I Said I Wouldn’t Do This, But…

Ok, so the ICR did put out a DpSU for today in the end. While I did say only a few hours ago that I’d leave it until Thursday due to exams, there’s nothing like beating Dr Robbins to a funny Brian Thomas post…

What’s this one called? Rare Supernova Recalls Missing Remnants Mystery. This is a classic ‘Type Io’ DpSU – in this case, supernovae are (well, were) in the news so that’s used as an excuse to talk about an old creationist ‘problem’ that relates to them. The actual news story has got nothing to do with the ‘mystery’ so I’ll ignore it today.

Brian Thomas took the first picture on the Wikipedia Supernova page, so I'll take the second.

What is the ‘mystery’ anyway? According to the creationists, we do not observe as many Supernova Remnants (SNRs) as we would if the universe was millions and billions of years old. Brian Thomas quotes Russell Humphreys (he misspells it ‘Russel Humphreys’) thusly:

According to astronomical observations, galaxies like our own experience about one supernova (a violently-exploding star) every 25 years. The gas and dust remnants from such explosions (like the Crab Nebula) expand outward rapidly and should remain visible for over a million years. Yet the nearby parts of our galaxy in which we could observe such gas and dust shells contain only about 200 supernova remnants. That number is consistent with only about 7,000 years‘ worth of supernovas. (emphasis from the original)

According to Talk.Origins’ massive supernovae article – which I should really just be simply linking to and leaving it at that – all this originates in an article by Keith Davies in 1994. There are multiple problems with it – here’s the most glaring:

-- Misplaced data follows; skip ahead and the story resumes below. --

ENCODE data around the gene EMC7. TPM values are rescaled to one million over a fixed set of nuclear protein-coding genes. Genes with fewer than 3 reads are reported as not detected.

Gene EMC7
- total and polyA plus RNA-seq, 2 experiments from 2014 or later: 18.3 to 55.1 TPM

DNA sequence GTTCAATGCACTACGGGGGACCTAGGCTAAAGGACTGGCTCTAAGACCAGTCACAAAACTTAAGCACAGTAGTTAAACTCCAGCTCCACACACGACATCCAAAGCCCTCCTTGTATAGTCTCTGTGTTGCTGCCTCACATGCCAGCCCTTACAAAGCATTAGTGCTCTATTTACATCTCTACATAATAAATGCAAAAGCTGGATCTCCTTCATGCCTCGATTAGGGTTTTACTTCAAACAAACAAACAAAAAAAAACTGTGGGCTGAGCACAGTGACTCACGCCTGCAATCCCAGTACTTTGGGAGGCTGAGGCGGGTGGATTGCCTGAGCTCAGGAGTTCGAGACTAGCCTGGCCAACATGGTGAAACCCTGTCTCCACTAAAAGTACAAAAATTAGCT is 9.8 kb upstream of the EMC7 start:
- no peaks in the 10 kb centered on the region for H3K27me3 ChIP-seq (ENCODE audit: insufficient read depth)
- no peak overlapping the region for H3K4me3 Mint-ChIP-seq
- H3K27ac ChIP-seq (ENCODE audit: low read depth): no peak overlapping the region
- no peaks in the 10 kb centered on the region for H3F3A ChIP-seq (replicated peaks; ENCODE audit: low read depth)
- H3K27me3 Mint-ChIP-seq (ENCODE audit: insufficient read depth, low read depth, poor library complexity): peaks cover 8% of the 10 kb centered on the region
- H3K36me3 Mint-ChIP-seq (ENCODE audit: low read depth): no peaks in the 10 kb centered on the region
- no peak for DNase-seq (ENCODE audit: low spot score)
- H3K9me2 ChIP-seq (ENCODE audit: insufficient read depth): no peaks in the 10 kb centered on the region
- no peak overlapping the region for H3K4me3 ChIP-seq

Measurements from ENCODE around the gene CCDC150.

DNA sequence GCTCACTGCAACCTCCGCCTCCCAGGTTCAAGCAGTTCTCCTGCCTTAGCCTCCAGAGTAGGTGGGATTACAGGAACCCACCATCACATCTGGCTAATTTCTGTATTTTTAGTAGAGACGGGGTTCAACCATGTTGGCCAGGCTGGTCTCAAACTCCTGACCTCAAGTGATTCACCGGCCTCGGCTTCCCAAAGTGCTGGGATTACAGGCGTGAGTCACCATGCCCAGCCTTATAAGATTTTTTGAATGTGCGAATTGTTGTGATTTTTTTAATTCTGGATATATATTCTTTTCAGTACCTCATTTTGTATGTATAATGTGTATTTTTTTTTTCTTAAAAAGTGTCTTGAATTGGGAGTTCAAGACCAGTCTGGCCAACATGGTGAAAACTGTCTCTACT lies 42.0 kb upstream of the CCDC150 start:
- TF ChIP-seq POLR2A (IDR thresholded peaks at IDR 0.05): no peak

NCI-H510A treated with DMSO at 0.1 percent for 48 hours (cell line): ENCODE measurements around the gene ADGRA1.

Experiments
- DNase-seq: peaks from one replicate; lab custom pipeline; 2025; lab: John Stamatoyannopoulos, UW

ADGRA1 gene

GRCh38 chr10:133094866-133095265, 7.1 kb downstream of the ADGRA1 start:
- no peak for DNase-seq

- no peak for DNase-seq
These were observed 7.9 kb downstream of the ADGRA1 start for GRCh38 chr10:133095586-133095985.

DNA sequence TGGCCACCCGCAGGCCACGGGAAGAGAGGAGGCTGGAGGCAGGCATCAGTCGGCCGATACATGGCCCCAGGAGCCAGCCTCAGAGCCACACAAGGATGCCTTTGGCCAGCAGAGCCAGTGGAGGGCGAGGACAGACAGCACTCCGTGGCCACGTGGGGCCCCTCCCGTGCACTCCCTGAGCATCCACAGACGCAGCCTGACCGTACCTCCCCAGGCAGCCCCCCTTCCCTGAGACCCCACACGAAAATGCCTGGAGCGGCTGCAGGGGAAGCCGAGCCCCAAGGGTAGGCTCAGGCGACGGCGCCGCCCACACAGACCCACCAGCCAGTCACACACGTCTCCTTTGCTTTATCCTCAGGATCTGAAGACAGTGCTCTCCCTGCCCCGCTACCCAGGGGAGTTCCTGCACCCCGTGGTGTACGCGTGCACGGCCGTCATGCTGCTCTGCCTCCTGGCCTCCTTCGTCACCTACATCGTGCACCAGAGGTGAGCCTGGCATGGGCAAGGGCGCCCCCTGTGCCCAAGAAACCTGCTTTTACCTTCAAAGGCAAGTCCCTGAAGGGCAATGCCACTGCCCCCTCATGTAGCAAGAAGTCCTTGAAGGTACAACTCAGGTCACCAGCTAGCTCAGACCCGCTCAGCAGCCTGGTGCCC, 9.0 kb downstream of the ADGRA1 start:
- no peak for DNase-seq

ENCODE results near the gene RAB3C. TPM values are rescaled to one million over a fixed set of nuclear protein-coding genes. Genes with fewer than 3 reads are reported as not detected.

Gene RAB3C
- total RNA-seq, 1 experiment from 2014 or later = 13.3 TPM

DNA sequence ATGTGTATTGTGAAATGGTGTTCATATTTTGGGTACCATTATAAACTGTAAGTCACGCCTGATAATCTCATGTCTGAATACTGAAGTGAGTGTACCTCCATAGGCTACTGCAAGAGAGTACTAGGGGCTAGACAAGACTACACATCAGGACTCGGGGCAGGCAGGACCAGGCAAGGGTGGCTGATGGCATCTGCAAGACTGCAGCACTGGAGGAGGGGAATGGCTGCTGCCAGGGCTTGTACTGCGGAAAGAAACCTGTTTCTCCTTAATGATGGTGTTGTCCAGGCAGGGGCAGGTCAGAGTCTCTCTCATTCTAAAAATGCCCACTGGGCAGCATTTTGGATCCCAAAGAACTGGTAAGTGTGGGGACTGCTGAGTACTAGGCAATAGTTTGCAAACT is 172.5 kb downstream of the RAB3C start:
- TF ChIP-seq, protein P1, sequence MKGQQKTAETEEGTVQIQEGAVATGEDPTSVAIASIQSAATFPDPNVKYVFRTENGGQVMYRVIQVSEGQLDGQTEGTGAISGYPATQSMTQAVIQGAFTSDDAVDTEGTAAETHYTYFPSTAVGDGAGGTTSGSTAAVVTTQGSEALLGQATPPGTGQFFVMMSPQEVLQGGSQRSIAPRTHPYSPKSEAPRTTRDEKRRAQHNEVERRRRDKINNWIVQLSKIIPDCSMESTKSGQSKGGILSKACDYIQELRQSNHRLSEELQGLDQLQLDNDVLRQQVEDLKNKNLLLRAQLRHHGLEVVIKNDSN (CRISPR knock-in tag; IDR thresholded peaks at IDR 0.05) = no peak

[U]sing Davies’ own methodology, the actual number of observable SNRs in our Galaxy (225 from Green (2000)) gives a value of 11,970 years, not 7,000 years. The 11,970 is the lowest possible value for the age of the Universe as derived from his methodology.

There are innumerable more. On a related note, not covered in the DpSU:

One of the most important assertions that the YECs make is that there are no third-stage, i.e. SNRs in the radiative stage Indeed, the very presence of just one third-stage SNR would completely destroy the YEC argument for a young Universe, as the amount of time a SNR takes to reach this stage is way beyond anything that the YEC time scale allows.

Despite what the YECs say, radiative SNRs do actually exist.

The Talk.Origins article then goes on to list half a dozen or so.

Basically, the YEC arguments rely on:

  • Outdated data
  • Misquotes
  • Plain ol’ wrong data
  • Some math mistakes

Same old, same old…


Back to studying. What did I miss in this because of the rush?

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